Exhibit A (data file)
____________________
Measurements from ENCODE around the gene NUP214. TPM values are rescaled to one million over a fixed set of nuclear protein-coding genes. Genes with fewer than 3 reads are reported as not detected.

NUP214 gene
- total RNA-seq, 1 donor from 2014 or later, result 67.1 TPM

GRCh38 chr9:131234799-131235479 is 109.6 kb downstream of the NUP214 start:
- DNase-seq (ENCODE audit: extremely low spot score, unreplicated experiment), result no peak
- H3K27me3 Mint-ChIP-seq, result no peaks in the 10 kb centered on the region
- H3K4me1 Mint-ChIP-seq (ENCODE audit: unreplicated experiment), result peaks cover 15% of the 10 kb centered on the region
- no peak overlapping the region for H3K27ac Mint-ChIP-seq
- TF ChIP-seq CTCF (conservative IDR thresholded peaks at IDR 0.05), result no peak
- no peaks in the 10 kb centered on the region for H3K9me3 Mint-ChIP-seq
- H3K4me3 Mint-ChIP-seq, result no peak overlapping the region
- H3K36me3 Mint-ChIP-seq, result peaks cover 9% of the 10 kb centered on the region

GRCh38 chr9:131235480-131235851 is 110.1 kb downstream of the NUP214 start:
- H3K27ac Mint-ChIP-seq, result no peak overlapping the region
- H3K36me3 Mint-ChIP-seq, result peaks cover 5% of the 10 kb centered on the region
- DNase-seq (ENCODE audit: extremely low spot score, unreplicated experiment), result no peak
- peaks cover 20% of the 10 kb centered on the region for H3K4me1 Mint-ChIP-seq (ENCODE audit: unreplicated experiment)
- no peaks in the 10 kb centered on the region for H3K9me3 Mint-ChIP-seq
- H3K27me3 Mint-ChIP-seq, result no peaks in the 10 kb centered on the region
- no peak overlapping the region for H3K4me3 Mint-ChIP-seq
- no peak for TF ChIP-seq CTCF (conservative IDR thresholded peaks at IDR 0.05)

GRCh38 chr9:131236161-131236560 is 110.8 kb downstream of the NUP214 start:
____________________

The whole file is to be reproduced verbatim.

Measurements from ENCODE around the gene NUP214. TPM values are rescaled to one million over a fixed set of nuclear protein-coding genes. Genes with fewer than 3 reads are reported as not detected.

NUP214 gene
- total RNA-seq, 1 donor from 2014 or later, result 67.1 TPM

GRCh38 chr9:131234799-131235479 is 109.6 kb downstream of the NUP214 start:
- DNase-seq (ENCODE audit: extremely low spot score, unreplicated experiment), result no peak
- H3K27me3 Mint-ChIP-seq, result no peaks in the 10 kb centered on the region
- H3K4me1 Mint-ChIP-seq (ENCODE audit: unreplicated experiment), result peaks cover 15% of the 10 kb centered on the region
- no peak overlapping the region for H3K27ac Mint-ChIP-seq
- TF ChIP-seq CTCF (conservative IDR thresholded peaks at IDR 0.05), result no peak
- no peaks in the 10 kb centered on the region for H3K9me3 Mint-ChIP-seq
- H3K4me3 Mint-ChIP-seq, result no peak overlapping the region
- H3K36me3 Mint-ChIP-seq, result peaks cover 9% of the 10 kb centered on the region

GRCh38 chr9:131235480-131235851 is 110.1 kb downstream of the NUP214 start:
- H3K27ac Mint-ChIP-seq, result no peak overlapping the region
- H3K36me3 Mint-ChIP-seq, result peaks cover 5% of the 10 kb centered on the region
- DNase-seq (ENCODE audit: extremely low spot score, unreplicated experiment), result no peak
- peaks cover 20% of the 10 kb centered on the region for H3K4me1 Mint-ChIP-seq (ENCODE audit: unreplicated experiment)
- no peaks in the 10 kb centered on the region for H3K9me3 Mint-ChIP-seq
- H3K27me3 Mint-ChIP-seq, result no peaks in the 10 kb centered on the region
- no peak overlapping the region for H3K4me3 Mint-ChIP-seq
- no peak for TF ChIP-seq CTCF (conservative IDR thresholded peaks at IDR 0.05)

GRCh38 chr9:131236161-131236560 is 110.8 kb downstream of the NUP214 start: